Not to worry, Marta and Daisy, they're just being sheared. Photos from Sheep Shearing Saturday 2012—which everybody survived just fine—should be up in a day or two. In the meantime, better beware of the big dogs.
Hello from the new house! Although we moved ourselves over here late last summer, until yesterday our satellite Internet connection was still located in The Shack, so I've been blogging all these months from my old cluttered little studio office (which you can read a little about here).
The commute across the farmyard, which I made numerous times a day, was very pleasant, and Sarah Kate and Mr. Midnight, who still prefer to hang out and sleep in The Shack, kept me company, but it feels so good to finally be over here in the new house.
Adapt my easy recipe to suit your taste: try more fresh ginger, more orange zest, maybe extra garlic—or leave any of them out. A little ground cumin is a very nice addition. However you serve it up, cold and flu season won't stand a chance.
Can't survive on soup alone? You'll find links to all my sweet and savory Less Fuss, More Flavor recipes in the Farmgirl Fare Recipe Index.
After almost a year, we're still being really good about keeping to our new Sunday sheep working schedule, which is a source of both pride and constant amazement to us both, considering how discombobulated our days on the farm always seem to be, and how much trouble we have keeping to any kind of agenda.
Did you make any New Year's Resolutions for 2012? I didn't actually write any down (mistake number one), but I did create the usual sprawling mental list: spend more time on my kitchen garden blog, post all those backlogged recipes on Farmgirl Fare, expand the raised bed garden by about 300%, plant a bunch of raspberry canes and fruit trees, declutter my entire life, organize my entire life, get back in better shape, and lose 15 pounds (okay, 20). Oh yeah, and work on that book proposal my very patient agent has been wondering about.
Overwhelmed? Me too.
Then the other day my publishing network, BlogHer, emailed to let me know that, as one of their Life Well Lived panel members, they wanted me to write a blog post featuring this Getting Organized question:
How do you keep/maintain your New Year's Resolutions?
Thanks so much for all your Facebook support! The Farmgirl Fare Facebook page has nearly 3,000 fans and is growing daily. I share links to each new Farmgirl Fare and In My Kitchen Garden post on our Facebook page, so it's a great way to keep up with everything that's happening on the farm.
There's nothing better for a new vintage treasure than drying in the fresh air.
Remember that vintage blanket mystery you helped me solve a while back? It turns out my snuggly score was a double blanket—and a few months ago I found another one.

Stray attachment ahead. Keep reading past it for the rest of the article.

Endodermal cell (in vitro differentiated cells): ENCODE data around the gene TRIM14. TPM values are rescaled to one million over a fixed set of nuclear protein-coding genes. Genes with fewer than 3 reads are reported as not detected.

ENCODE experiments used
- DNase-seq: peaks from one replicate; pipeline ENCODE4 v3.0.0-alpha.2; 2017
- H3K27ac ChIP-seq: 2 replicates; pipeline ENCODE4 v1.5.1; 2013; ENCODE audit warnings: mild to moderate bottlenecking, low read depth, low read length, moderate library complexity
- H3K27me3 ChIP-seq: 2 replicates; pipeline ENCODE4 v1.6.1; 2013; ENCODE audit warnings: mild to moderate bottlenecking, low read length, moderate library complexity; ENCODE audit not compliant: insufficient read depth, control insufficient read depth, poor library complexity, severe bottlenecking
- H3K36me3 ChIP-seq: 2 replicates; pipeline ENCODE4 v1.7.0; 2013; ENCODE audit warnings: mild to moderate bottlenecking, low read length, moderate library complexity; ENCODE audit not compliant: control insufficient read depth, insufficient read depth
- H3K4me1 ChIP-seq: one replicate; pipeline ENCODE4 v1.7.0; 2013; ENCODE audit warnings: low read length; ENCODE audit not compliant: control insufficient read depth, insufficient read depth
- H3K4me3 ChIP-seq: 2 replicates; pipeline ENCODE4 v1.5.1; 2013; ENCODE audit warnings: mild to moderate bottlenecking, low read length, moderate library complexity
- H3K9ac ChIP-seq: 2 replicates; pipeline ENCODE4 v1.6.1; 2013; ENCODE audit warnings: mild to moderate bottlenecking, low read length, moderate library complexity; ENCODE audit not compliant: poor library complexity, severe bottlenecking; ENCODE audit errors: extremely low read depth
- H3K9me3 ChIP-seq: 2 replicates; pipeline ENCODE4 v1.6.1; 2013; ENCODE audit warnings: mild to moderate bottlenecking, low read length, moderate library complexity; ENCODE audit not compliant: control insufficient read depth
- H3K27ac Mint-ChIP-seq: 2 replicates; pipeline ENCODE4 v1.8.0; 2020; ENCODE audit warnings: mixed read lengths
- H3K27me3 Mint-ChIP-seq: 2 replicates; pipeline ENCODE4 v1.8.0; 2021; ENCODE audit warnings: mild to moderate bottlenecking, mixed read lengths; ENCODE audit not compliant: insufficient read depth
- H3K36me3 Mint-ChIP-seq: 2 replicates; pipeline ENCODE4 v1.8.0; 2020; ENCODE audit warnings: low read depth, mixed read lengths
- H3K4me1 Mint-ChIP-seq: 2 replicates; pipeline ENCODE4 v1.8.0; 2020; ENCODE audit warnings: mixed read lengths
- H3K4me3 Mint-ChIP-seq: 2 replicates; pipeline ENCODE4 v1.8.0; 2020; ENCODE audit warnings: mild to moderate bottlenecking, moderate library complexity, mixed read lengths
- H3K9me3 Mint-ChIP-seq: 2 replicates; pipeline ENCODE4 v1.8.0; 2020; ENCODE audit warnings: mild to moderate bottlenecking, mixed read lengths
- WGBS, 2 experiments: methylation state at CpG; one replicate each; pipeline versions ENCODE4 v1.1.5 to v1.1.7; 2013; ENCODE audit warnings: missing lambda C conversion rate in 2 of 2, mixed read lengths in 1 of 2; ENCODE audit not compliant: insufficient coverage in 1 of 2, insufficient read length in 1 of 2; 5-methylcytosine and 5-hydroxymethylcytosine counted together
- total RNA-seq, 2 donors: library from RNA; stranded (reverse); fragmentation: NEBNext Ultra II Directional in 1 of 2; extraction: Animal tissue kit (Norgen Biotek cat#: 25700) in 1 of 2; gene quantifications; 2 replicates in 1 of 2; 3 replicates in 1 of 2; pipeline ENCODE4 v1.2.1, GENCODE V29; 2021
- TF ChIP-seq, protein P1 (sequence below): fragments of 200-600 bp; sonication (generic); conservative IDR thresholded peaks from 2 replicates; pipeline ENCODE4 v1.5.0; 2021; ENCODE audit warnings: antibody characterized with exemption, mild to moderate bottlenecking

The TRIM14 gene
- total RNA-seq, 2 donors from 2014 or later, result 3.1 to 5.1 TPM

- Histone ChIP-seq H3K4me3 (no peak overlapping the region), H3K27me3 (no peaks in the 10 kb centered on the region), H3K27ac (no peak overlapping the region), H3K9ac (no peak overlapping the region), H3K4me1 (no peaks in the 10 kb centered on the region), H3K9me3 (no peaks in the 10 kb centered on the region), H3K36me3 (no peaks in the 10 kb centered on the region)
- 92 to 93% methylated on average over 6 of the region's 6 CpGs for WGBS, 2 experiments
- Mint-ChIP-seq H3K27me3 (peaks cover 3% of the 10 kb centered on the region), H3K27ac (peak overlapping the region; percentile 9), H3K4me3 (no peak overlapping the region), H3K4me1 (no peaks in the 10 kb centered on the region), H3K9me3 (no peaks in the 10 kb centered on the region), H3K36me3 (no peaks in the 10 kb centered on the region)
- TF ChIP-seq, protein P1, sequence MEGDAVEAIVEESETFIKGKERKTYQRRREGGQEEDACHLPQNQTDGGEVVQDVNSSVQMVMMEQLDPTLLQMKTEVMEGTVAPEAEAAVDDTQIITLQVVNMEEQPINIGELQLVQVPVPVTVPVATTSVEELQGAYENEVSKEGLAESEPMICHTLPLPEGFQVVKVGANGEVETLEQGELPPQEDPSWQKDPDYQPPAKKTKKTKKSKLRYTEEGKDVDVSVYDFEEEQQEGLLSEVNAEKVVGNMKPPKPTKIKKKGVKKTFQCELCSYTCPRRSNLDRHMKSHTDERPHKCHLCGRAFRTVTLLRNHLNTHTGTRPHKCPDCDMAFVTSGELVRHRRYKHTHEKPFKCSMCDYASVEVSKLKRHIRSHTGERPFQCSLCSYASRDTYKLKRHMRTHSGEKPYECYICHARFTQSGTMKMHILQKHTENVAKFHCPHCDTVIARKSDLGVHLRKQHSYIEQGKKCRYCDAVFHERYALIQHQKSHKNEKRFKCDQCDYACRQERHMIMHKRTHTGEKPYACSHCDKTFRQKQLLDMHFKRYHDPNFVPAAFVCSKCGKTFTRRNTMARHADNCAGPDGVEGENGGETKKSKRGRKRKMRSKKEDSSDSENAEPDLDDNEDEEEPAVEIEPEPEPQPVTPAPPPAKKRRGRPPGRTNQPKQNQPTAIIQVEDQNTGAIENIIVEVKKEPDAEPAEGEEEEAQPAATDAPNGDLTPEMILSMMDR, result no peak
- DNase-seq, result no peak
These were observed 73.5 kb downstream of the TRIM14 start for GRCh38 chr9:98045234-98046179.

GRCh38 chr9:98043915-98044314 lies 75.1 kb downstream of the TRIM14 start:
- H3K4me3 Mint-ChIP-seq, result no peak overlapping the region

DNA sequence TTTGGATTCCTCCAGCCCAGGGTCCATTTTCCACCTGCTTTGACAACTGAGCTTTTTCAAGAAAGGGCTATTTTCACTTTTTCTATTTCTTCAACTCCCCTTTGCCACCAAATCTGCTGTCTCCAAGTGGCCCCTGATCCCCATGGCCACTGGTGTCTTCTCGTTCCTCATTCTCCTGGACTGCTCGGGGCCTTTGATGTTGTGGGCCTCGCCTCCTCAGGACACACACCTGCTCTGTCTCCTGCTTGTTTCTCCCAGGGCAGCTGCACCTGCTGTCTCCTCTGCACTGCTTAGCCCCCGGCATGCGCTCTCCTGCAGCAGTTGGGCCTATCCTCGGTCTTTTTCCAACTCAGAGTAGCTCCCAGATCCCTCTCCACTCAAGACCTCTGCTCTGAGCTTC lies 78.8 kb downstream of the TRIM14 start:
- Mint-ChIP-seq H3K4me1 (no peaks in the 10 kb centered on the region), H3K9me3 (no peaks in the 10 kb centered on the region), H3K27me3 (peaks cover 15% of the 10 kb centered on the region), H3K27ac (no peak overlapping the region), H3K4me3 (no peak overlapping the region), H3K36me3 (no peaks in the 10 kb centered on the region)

It's not nearly as soft as that beautiful blue one (which I was thrilled to find for just $7) and it has some really worn spots and a few bleached out areas along the edge (it's been well loved!), but I couldn't resist the wonderful pattern and colors—and of course the fabulous size. It was a $26 splurge (I didn't really need another blanket) that I plan to enjoy for years.
Double blankets don't work very well on king size beds (too long one way, too short the other), but they sure are nice for cozying up on the couch, especially with someone you love. Let's hear it for the season of snuggling!
These oversized scones are crunchy outside, moist & tender inside (recipe here).
Meyer lemons are in season! These beautiful fruits are mostly grown on backyard trees, but their rising popularity in recent years means they can often be found at farmers' markets in warm climates, as well as at natural foods stores and supermarkets around the country. Meyer lemons are sweeter, less acidic, and have thinner skins than regular lemons. They also have a wonderful floral scent—and make delicious scones.
This recipe is a variation of the traditional currant scones I used to sell at the little bakery cafe I had in my previous California life, back before I moved to the wilds of Missouri and became an enthusiastic but clueless farmgirl. They taste great plain, but you can fancy them up by adding currants or raisins and/or sprinkling coarse sugar on the tops. Butter, berry jam, and a proper pot of your favorite English tea are optional. I recommend serving them warm.
If you can't get your hands on any Meyer lemons, these scones—which freeze beautifully—are still very nice when made with regular old lemons instead.
Any sconeheads out there? You might also enjoy these: